In a move to protect its users based in Kazakhstan from government surveillance, Google, Apple and Mozilla finally today came forward and blocked Kazakhstan's government-issued root CA certificate within their respective web browsing software.

Starting today, Chrome, Safari and Firefox users in Kazakhstan will see an error message stating that the "Qaznet Trust Network" certificate should not be trusted when attempting to access a website that responds with the government-issued certificate.

As The Hacker News reported last month, all major Kazakh Internet Service Providers (ISPs) are forcing their customers into installing a government-issued root certificate on their devices in order to regain access to their Internet services.
Over a billion Bluetooth-enabled devices, including smartphones, laptops, smart IoT devices, and industrial devices, have been found vulnerable to a high severity vulnerability that could allow attackers to spy on data transmitted between the two devices.

The vulnerability, assigned as CVE-2019-9506, resides in the way 'encryption key negotiation protocol' lets two Bluetooth BR/EDR devices choose an entropy value for encryption keys while pairing to secure their connection.

Referred to as the Key Negotiation of Bluetooth (KNOB) attack, the vulnerability could allow remote attackers in close proximity to targeted devices to intercept, monitor, or manipulate encrypted Bluetooth traffic between two paired devices.
An unknown hacker yesterday successfully managed to hack into the official GitHub account of Canonical, the company behind the Ubuntu Linux project and created 11 new empty repositories.

It appears that the cyberattack was, fortunately, just a "loud" defacement attempt rather than a "silent" sophisticated supply-chain attack that could have been abused to distribute modified malicious versions of the open-source Canonical software.

In a statement, David from Canonical confirmed that attacker(s) used a Canonical owned GitHub account whose credentials were compromised to unauthorizedly access Canonical's Github account.

"We can confirm that on 2019-07-06 there was a Canonical owned account on GitHub whose credentials were compromised and used to create repositories and issues among other activities," David said.
Taiwanese networking equipment manufacturer D-Link has agreed to implement a "comprehensive software security program" in order to settle a Federal Trade Commission (FTC) lawsuit alleging that the company didn't take adequate steps to protect its consumers from hackers.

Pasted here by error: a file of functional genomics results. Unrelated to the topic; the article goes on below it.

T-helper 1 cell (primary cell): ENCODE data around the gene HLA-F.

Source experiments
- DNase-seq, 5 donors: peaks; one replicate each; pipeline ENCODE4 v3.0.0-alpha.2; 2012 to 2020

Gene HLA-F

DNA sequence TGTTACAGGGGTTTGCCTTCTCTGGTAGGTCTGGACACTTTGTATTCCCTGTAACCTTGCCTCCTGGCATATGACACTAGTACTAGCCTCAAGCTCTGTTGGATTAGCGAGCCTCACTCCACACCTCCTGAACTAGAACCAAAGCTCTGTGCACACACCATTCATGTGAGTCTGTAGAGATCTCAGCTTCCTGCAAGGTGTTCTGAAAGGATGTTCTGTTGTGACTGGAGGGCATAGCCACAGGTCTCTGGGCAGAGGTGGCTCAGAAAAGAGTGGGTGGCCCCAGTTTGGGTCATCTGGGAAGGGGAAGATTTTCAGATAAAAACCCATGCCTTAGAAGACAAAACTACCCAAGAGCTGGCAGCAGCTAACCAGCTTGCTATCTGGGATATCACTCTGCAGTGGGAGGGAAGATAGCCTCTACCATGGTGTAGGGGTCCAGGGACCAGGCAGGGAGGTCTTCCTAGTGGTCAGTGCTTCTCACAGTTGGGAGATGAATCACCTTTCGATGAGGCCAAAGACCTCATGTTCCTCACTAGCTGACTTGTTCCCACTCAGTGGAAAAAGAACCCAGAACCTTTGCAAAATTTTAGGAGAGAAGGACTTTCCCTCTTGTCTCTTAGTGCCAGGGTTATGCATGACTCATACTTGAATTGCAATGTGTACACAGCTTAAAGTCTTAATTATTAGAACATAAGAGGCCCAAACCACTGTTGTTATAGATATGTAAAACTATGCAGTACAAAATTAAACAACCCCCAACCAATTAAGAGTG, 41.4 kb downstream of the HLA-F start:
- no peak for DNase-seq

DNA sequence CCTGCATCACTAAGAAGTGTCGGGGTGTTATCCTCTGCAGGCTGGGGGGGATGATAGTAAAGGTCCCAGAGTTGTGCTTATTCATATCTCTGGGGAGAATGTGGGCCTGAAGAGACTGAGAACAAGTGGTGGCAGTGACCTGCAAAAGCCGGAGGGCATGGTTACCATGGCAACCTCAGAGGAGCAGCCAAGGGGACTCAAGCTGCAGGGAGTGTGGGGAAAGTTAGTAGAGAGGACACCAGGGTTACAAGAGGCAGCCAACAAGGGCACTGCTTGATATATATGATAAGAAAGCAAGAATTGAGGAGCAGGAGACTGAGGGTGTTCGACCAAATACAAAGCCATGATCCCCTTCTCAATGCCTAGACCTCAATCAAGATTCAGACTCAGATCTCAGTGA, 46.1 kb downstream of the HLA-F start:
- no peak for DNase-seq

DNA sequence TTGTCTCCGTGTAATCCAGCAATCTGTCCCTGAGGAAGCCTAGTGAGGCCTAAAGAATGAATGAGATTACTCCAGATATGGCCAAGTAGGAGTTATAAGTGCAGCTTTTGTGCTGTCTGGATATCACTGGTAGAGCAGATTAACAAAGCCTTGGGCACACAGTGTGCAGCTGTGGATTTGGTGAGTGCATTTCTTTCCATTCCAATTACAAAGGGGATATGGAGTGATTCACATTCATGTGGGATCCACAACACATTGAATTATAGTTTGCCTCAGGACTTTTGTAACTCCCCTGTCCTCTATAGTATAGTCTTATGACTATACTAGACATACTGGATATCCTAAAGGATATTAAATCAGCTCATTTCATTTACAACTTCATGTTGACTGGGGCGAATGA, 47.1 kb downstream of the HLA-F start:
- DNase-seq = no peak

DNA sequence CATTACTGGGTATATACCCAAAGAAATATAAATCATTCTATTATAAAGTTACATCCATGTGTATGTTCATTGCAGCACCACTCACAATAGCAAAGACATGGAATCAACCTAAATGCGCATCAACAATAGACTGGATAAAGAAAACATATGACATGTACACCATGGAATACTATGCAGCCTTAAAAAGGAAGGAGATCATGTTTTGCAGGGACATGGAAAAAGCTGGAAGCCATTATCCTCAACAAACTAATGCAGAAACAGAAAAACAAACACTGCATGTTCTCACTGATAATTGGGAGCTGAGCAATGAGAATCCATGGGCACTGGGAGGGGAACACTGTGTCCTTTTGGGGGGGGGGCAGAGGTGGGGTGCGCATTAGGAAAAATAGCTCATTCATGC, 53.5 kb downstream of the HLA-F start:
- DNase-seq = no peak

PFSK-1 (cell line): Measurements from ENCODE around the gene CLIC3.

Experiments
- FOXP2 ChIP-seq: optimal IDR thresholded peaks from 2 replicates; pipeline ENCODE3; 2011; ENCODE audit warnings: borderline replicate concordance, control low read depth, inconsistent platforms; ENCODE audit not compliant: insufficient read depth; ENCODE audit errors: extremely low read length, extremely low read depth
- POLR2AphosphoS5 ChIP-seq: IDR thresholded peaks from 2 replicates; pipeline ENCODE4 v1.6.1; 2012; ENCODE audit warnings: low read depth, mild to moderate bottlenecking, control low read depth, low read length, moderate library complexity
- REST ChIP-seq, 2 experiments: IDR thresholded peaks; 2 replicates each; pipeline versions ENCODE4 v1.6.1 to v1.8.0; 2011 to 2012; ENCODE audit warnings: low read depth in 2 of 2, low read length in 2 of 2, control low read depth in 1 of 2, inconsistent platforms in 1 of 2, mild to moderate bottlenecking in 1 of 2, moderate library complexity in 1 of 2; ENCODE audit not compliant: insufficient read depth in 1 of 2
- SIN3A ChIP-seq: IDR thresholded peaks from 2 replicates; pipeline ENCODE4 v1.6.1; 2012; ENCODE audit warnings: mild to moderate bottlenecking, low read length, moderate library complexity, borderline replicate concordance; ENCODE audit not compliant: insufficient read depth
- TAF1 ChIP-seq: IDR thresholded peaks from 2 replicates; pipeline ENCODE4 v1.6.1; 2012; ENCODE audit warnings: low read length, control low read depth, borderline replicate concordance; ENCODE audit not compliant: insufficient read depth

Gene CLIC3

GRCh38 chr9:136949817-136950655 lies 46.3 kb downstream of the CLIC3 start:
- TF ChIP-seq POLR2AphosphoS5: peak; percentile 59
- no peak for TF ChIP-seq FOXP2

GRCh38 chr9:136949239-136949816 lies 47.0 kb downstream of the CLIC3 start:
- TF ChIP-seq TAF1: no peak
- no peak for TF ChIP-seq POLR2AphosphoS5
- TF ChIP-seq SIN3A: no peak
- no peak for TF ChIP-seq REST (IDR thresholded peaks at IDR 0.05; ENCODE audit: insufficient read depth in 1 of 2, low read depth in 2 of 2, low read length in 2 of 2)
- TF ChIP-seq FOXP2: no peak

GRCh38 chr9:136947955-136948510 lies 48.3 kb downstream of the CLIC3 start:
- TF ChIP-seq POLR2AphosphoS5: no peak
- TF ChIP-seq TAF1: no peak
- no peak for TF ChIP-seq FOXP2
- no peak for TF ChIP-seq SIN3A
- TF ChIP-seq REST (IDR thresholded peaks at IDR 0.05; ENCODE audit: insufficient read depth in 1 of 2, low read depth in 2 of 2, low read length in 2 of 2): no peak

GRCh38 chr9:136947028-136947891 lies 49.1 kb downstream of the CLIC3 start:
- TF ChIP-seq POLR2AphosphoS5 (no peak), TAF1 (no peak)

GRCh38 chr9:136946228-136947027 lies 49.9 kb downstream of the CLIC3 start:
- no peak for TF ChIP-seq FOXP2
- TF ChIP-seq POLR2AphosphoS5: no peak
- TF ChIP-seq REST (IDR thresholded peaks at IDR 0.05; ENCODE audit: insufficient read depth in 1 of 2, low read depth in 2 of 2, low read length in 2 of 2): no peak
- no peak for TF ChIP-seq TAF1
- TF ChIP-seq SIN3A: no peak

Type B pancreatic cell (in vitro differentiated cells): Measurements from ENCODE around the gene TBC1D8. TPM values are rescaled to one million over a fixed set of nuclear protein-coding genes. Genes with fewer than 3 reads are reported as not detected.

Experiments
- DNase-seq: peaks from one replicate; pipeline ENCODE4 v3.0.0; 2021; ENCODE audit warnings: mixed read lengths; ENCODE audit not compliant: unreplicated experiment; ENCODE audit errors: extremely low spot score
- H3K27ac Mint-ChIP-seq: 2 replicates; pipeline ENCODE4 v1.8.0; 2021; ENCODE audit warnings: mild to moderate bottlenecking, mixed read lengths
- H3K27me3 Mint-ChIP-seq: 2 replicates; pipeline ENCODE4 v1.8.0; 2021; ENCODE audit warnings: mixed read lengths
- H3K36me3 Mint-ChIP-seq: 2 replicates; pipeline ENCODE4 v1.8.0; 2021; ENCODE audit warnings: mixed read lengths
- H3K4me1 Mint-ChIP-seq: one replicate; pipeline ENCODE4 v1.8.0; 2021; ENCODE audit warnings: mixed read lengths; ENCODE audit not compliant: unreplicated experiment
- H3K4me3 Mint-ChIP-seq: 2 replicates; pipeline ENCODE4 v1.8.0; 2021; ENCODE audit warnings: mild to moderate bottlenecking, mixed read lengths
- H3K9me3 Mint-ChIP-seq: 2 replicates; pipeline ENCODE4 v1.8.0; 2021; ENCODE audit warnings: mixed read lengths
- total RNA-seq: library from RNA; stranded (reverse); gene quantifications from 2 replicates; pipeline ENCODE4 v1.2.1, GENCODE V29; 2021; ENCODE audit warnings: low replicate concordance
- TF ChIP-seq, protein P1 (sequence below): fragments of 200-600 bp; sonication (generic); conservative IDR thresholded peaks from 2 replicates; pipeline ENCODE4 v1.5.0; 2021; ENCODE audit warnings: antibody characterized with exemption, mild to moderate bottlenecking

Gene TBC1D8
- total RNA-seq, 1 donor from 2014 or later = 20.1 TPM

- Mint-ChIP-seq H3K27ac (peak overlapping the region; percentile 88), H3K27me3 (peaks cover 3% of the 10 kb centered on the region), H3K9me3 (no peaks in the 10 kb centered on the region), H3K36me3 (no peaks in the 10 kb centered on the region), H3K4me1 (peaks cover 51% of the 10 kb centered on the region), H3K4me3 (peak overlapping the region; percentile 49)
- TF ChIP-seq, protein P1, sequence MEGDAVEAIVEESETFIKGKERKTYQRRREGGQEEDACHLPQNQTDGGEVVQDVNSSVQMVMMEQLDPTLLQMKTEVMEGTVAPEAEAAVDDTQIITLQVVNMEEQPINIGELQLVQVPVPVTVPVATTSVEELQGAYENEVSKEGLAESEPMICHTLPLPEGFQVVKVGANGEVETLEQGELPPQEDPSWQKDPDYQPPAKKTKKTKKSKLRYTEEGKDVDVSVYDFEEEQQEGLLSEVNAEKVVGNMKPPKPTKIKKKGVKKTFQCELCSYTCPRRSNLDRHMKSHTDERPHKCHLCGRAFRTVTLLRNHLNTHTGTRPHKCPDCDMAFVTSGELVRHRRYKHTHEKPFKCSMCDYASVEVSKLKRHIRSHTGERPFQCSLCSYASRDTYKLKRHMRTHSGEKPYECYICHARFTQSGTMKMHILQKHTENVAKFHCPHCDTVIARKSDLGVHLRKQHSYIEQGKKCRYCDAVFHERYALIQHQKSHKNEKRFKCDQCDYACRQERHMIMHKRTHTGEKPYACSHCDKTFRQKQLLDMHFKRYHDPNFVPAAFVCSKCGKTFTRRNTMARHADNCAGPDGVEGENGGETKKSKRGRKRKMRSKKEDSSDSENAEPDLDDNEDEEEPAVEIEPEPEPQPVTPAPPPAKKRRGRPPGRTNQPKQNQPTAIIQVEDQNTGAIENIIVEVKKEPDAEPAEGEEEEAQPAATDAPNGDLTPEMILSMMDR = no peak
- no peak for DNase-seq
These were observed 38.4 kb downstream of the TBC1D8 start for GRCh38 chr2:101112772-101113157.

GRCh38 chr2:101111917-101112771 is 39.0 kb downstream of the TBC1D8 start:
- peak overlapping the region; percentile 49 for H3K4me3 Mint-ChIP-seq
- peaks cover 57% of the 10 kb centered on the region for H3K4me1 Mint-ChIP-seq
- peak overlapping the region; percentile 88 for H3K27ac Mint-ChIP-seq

Your wireless router is the first line of defense against potential threats on the Internet.

However, sadly, most widely-used routers fail to offer necessary security features and have often found vulnerable to serious security flaws, eventually enabling remote attackers to unauthorizedly access networks and compromise the security of other devices connected to it.

In recent years, the security of wireless networks has been more of a hot topic due to cyber attacks, as well as has gained headlines after the discovery of critical vulnerabilities—such as authentication bypass, remote code execution, hard-coded login credentials, and information disclosure—in routers manufactured by various brands.
In recent years, several groups of cybersecurity researchers have disclosed dozens of memory side-channel vulnerabilities in modern processors and DRAMs, like Rowhammer, RAMBleed, Spectre, and Meltdown.

Have you ever noticed they all had at least one thing in common?

That's OpenSSH.

As a proof-of-concept, many researchers demonstrated their side-channel attacks against OpenSSH application installed on a targeted computer, where an unprivileged attacker-owned process exploits memory read vulnerabilities to steal secret SSH private keys from the restricted memory regions of the system.
GamePad Digital’s marketing department has been offering up some great promotional work for the upcoming P2 Max game console/Ultrabook/mini-laptop. The manufacturer has announced that the device will begin its crowdfunding campaign at the end of June; the P2 Max’s Indiegogo page is already stuffed with some interesting comparisons, though.

Firstly, GPD has pointed out that the P2 Max is the same size as an iPad mini 4, with its game console-Ultrabook hybrid sporting an 8.9-inch display and weighing just 650 g (23 oz; net weight). It’s these particular specifications that put the device “ahead” of the Surface Pro 6 and Dell’s XPS 13, as both of those rivals are larger and heavier. It looks like the “world’s smallest Ultrabook” definitely has that going for it at least.